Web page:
CompCom clamps down on abuse of dominance

Body says SA must to do more to discipline executives who flout competition laws.
CompCom commissioner Tembinkosi Bonakele says that the prevalence of cartels is an embarrassment to South Africa and that the fight against them needs to be stepped up. Picture: Moneyweb

The Competition Commission (CompCom) is becoming more active in the pursuit of businesses and companies that are not compliant with the Competition Act and says South Africa must do more to discipline executives.

Speaking at a law seminar in Sandton, CompCom commissioner and keynote speaker at the event Tembinkosi Bonakele said that the South African government and justice system needs to find ways to hold executives accountable for not complying with the Act of Prohibited Practices.

This act prohibits the abuse of a dominant position by firms in a market, but does not prohibit firms from holding a dominant position.The hurdle for proving abuse of dominance cases is significant, and requires in-depth legal and economic analysis.

The approach by the CompCom and competition lawyers is to take on fewer cases that are high impact, to set a precedent and curb future abuse of dominance in the market.

“We are not interested in [taking on] the hundreds of cases that are there, we want those few that are really impactful, that have an effect and that are winnable,” said Bonakele.

Read: CompCom warns LPG wholesalers on supply deals 

The commissioner said that dominant firms in South Africa should be concerned about concentration and government should take steps to promulgate deconcentration laws.

“The only reason why government will take steps to promulgate deconcentration laws, is because of behavioural issues by dominant firms. Participants are concerned that dominant firms are blocking entry and expansion or are charging excessive price,” said Bonakele.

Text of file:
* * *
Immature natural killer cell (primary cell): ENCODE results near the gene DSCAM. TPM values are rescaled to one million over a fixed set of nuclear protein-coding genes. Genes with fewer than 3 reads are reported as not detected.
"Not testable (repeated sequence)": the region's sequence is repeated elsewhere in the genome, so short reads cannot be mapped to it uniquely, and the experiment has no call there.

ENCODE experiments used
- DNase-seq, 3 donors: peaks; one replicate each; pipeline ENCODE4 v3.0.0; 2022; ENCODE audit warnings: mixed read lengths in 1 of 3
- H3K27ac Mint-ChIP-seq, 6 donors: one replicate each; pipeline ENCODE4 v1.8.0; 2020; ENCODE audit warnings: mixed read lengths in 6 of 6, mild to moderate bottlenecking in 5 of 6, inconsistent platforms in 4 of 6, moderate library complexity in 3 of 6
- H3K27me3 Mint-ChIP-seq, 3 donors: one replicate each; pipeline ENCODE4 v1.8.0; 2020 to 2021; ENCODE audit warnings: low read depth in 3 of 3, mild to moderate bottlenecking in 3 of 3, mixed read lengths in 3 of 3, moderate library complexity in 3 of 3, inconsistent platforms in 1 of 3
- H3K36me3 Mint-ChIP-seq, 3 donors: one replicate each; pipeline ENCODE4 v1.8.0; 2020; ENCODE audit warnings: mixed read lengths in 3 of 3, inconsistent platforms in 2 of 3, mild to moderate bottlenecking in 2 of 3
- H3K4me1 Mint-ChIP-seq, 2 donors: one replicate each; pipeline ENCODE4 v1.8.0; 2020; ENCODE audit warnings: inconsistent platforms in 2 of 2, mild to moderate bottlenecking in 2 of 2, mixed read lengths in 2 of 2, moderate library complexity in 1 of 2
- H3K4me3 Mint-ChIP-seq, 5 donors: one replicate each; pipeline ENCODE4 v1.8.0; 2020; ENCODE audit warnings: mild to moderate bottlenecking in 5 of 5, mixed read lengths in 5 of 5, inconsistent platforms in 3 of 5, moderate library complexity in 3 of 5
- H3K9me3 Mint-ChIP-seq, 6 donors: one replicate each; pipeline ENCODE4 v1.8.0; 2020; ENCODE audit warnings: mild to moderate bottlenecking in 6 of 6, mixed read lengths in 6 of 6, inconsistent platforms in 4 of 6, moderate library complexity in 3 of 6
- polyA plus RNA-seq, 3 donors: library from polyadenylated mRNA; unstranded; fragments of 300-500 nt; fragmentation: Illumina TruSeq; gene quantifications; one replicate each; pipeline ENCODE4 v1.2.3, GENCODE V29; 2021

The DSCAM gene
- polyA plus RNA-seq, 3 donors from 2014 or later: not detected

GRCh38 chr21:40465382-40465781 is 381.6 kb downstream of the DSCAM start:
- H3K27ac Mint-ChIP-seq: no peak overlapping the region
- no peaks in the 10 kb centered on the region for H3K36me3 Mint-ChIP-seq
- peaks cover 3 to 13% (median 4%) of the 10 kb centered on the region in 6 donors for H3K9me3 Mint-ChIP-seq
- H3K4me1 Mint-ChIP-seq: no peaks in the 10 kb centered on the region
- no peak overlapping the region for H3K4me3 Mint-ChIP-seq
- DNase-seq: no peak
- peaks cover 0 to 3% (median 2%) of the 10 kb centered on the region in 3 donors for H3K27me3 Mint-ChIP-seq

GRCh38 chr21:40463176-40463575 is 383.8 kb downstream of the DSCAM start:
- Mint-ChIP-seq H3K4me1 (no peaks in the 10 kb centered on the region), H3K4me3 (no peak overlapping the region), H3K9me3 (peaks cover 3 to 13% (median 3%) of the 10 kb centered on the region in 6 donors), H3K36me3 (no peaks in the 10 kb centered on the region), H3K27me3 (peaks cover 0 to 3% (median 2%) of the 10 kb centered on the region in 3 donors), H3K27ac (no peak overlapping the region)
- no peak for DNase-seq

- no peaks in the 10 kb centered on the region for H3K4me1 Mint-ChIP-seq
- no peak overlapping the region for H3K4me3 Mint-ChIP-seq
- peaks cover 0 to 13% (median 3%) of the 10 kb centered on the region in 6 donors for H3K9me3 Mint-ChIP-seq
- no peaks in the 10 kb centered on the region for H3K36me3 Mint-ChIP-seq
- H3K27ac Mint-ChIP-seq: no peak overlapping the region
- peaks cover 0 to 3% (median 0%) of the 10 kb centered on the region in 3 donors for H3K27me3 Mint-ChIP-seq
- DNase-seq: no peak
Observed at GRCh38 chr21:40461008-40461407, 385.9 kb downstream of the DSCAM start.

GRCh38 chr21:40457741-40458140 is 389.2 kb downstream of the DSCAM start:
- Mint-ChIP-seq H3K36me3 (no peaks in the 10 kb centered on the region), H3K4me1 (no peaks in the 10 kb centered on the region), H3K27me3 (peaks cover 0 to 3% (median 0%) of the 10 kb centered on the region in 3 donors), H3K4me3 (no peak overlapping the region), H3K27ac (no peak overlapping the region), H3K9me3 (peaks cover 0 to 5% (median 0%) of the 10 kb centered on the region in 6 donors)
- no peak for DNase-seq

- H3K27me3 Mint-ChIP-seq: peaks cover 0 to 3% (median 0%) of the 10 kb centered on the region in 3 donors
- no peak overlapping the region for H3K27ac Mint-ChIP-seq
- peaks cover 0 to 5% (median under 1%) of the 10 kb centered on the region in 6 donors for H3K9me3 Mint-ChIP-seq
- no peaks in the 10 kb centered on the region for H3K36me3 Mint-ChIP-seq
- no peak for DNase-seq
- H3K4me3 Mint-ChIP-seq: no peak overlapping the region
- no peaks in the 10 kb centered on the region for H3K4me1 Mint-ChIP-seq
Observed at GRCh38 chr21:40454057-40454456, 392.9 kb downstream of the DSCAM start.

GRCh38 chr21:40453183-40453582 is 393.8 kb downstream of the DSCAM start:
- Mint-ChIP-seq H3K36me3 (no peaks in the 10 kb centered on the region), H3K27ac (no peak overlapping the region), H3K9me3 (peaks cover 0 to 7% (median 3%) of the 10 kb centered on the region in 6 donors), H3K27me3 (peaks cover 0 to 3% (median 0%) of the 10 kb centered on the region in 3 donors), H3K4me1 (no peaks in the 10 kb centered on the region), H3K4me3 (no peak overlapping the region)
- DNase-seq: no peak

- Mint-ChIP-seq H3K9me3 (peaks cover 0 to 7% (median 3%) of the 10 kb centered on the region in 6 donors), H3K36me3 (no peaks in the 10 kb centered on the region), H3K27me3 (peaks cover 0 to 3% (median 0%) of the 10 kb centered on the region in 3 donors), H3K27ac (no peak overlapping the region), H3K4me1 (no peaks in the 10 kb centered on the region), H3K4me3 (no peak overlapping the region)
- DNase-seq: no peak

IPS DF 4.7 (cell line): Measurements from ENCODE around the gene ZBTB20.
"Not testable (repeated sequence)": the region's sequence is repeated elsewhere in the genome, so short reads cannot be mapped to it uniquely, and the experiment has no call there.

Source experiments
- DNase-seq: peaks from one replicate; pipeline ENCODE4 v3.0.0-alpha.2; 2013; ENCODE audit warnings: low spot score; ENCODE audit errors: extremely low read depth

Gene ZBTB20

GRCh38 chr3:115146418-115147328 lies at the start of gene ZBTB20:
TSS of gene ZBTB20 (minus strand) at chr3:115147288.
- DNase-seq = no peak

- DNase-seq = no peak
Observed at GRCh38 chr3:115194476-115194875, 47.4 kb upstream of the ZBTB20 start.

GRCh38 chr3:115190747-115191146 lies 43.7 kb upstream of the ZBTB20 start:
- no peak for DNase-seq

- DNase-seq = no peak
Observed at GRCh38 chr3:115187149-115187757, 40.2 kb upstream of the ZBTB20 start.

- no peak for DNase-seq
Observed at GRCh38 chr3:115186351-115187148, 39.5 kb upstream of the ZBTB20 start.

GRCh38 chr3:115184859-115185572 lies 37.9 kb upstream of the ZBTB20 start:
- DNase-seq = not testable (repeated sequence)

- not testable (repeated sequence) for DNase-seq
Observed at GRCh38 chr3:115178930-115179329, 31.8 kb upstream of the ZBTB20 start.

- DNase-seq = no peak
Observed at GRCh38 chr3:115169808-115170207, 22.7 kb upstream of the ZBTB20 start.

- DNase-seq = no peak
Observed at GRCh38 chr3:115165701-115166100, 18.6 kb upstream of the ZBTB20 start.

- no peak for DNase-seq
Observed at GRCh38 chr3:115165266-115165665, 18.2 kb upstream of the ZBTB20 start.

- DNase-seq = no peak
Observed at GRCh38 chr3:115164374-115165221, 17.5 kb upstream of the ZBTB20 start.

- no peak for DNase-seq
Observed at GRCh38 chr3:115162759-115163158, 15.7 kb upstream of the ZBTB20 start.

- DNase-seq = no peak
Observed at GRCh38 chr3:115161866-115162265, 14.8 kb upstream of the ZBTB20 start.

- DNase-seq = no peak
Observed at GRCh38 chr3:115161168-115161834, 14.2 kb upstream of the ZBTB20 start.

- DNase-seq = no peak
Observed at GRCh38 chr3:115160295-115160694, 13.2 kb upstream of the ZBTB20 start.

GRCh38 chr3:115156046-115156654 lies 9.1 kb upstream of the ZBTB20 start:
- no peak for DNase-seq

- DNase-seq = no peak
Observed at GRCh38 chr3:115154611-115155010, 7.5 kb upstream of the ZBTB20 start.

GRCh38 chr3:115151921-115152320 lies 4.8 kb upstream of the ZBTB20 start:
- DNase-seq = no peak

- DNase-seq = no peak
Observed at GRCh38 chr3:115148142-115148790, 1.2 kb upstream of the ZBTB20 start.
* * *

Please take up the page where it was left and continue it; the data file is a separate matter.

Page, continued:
“Government is obliged to respond in a way that should strengthen policy coordination and evaluate alternatives. One of the obvious steps to take is to strengthen the capacity of competition authorities,” he added.  

According to Bonakele, the CompCom is trying to curb cases where participants hold 80%-90% market share.

Another growing concern for the commission as highlighted by Bonakele, is the issue of cartels.

“The area of cartels is embarrassing to us as South Africans. It’s embarrassing to the business community, it’s also embarrassing to us as enforcers,” he said.

A cartel involves an agreement or concerted practice between two or more competitors to engage in fixing prices and/or trading conditions, dividing markets and/or collusive tendering.

In South Africa, the penalty for participation in a cartel is a fine of up to 10% of the firm’s annual turnover. Bonakele noted that 10% is too low and stricter measures must be used to discipline businesses participating in cartels. “The fight against cartels has to be tightened, and it must bite. We have to really explore this issue of sending people to jail. I think if we don’t do that we are going to lose legitimacy,” he said.

The commission is now also looking at airlines on the continent. The expense of flights and lack of competition with government still wanting to maintain national airlines is concerning. He said it is likely to impact on the integration of African economies. He added they would also be looking at telecoms, to facilitate integration.



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African socialism laid bare.

Reduce everyone to a single level and make sure it is the bottom level.

The biggest and most destructive monopolies in South Africa are the SOE’s.
When is the CompCom planning to take them on? Just as a start, scrap the NERSA regulations that protect Eskom against any competition from anybody, ever.

Until such time as CompCom does, forgive me for regarding it as just another element in government’s extortion racket, a total waste of taxpayers’ money, and destroyer of the economy to boot.

End of comments.




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